A grey monochrome is all that might result from the act of taking a screenshot while watching a movie. Apart from any obvious function pertaining to the protection of copyrighted material or personal data, this ghost of a screen is a momentary double of the cinematographic image that dispossesses the viewer, cataloguing all the while the time and day of their scopic impulse.1
Through the use of a similar mask, Emmanuel Van der Meulen sets up in turn a process enabling the capture and concealment of an image. The square format has precisely been chosen for its geometrical neutrality, being neither horizontal nor vertical and rejecting any affiliation to portrait or landscape orientation, “The square represents no more than a centre, it is more central than a circle because it does not rotate (we are not tempted to go around it: symmetry saves us this poetic effort).”2 This potentially objective shape, somehow remote from the target’s language while retaining some of its functions like the viewfinder, framing, or even the shutter (notably calling to mind the logorrhoea of social network Instagram3) is not unprecedented in the history of art and painting. It is difficult not to think of Kasimir Malevitch’s Black Square also called Black Quadrilateral or Quadrangle (1915), but also of Josef Albers’ Homage to the Square (starting from 1949).
Moreover, one shouldn’t overlook the square’s nature as a photogram conjured up not only through painting but also through the collages referring to the history of avant-garde, auteur and pop-culture cinema: Roman Polanski’s Repulsion, Michael Powell’s Peeping-Tom, Jacques Rivette’s L’amour fou, Eric Rohmer’s Four Adventures of Reinette and Mirabelle, Ridley Scott’s Blade Runner, Steven Soderbergh’s Sex, Lies, and Videotapes, Oliver Stone’s Natural Born Killers and Dziga Vertov’s Man with a Movie Camera. As a result, Opsis (or Optic in English) provides a new tone to his work by offering a stereoscopic display. On one side, a succession of square paintings and on the other a new series of collages from film magazines with large white margins. Arranged face to face, these two modalities or temporalities of images, still or frozen, compel us to discover one while detaching ourselves from the other—and vice versa.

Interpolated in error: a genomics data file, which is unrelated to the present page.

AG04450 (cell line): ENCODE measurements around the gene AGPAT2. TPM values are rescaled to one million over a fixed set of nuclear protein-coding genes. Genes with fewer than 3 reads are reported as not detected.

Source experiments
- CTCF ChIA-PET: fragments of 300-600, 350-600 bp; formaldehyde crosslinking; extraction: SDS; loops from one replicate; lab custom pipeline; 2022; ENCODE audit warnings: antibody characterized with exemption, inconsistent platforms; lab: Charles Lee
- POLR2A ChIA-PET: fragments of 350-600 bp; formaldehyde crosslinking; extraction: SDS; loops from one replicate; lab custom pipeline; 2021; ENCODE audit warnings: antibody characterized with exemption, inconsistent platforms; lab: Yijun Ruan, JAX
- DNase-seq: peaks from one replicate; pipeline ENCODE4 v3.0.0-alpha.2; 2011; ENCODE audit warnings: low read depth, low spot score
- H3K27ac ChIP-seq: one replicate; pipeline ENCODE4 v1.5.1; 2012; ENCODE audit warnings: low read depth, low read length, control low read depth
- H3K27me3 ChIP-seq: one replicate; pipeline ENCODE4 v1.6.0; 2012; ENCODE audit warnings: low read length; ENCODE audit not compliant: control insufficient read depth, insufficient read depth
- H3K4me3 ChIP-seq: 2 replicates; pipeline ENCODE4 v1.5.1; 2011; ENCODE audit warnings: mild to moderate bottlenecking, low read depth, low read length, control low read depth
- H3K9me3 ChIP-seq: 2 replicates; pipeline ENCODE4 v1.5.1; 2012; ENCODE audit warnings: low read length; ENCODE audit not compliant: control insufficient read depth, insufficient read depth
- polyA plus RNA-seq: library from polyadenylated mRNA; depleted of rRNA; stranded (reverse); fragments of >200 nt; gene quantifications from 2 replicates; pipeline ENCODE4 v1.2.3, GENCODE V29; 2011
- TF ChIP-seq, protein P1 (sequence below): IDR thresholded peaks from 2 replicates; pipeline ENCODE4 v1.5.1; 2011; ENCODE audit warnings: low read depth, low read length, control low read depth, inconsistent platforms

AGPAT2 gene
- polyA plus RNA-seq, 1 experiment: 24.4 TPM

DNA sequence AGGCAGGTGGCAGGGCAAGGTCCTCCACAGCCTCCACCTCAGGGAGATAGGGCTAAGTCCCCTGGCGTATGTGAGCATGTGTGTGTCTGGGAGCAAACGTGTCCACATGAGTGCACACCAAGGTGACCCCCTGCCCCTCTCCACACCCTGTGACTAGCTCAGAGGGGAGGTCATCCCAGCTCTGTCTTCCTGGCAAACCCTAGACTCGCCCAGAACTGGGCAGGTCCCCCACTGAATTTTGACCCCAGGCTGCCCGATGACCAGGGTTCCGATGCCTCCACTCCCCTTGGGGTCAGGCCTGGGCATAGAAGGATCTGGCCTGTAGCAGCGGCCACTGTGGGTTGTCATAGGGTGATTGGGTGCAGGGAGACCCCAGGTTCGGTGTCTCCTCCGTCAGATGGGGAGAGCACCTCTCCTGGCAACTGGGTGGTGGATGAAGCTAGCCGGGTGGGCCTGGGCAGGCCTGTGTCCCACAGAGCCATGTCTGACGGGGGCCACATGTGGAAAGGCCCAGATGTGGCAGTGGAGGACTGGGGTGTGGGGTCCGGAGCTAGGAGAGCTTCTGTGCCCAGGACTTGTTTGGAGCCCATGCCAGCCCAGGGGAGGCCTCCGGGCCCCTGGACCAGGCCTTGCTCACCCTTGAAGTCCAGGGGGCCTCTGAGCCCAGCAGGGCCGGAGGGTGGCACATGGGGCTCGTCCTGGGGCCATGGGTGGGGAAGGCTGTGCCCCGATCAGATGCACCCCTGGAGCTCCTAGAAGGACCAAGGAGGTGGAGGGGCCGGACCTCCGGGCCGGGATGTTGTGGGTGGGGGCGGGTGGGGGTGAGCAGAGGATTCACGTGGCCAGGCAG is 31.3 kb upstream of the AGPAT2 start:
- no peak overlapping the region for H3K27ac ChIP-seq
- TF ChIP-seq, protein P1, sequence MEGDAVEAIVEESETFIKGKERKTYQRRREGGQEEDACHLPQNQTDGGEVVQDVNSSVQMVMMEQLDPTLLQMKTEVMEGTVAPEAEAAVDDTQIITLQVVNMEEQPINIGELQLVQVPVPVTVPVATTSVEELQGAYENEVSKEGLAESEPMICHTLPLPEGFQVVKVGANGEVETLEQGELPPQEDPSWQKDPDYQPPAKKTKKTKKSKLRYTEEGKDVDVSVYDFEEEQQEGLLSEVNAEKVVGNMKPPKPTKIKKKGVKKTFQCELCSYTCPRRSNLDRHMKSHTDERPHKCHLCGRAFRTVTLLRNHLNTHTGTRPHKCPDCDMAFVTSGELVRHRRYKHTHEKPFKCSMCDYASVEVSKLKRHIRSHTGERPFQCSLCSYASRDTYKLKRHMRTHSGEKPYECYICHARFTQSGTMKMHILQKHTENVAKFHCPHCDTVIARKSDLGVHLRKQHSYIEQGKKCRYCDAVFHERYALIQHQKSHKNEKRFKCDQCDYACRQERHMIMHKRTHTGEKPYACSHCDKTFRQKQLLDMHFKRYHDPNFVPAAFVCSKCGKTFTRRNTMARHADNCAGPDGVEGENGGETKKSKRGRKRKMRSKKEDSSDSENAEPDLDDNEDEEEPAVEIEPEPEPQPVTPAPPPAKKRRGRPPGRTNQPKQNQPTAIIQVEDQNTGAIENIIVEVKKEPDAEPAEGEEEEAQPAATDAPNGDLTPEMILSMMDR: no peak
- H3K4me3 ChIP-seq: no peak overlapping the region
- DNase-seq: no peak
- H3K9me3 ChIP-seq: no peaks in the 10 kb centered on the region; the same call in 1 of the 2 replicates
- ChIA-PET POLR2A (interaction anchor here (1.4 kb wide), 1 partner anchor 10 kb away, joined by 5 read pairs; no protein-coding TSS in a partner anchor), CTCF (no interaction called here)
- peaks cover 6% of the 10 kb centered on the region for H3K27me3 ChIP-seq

This symptomatic and reflexive approach to cinema developed by French theorist Raymond Bellour4 questions its potential for identification and thus seems to extend Roland Barthes’ historical semiotic analysis: “Do I add to the images in movies? I don’t think so; I don’t have the time: in front of the screen, I am not free to shut my eyes; otherwise, opening them again, I would not discover the same image; I am constrained to a continuous voracity; a list of other qualities, but not pensiveness; whence the interest, for me, of the photogram.
Yet the cinema has a power which at first glance the Photograph does not have: the screen (as Bazin has remarked) is not a frame but a hideout; the man or woman who emerges from it continues living: a ‘blind field’ constantly doubles our partial vision.”5
Thus, this new frontal organisation seems to initiate a semantic redefinition of the screen, this time composed of a superposition of texture (liquid or opaque) and colour (matt or transparent), questioning our own ability to resist images.
– Arlène Berceliot Courtin, October 2019.
translated from the French by Noam Assayag
1 Scopic impulse or scopophilia corresponds to the pleasure derived from the act of looking and the desire to possess the other through one’s gaze. See: “Visual Pleasure and Narrative Cinema”, a funding manifesto of feminist film theory, originally written in 1973 by Laura Mulvey and published in 1975 in British journal Screen.
2 Email correspondence with the artist, October 2019.
3 “Square format has been and always will be part of who we are”, Press release, Instagram, August 27, 2015.
4 Cinema is to be understood here as a place and an apparatus in itself. “Only the movie theatre can provide us with the possibility of an uninterrupted screening, of a sustained attention lasting for an hour and a half, two hours and more, with the possibility of memorising and forgetting the images we are seeing, and to draw something absolutely unique from this experience.” Raymond Bellour, La Querelle des Dispositifs, CEHTA, January 9, 2013 (7’56’’-8’19’’), translated by Noam Assayag.
5 Camera Lucida, Reflections on Photography, Roland Barthes, p. 55, Hill and Wang, translated by Richard Howard, 1981.
Opsis 1, 2019
16 x16 cm
Frame: 57 x 43 cm
courtesy the artist and Galerie Allen, Paris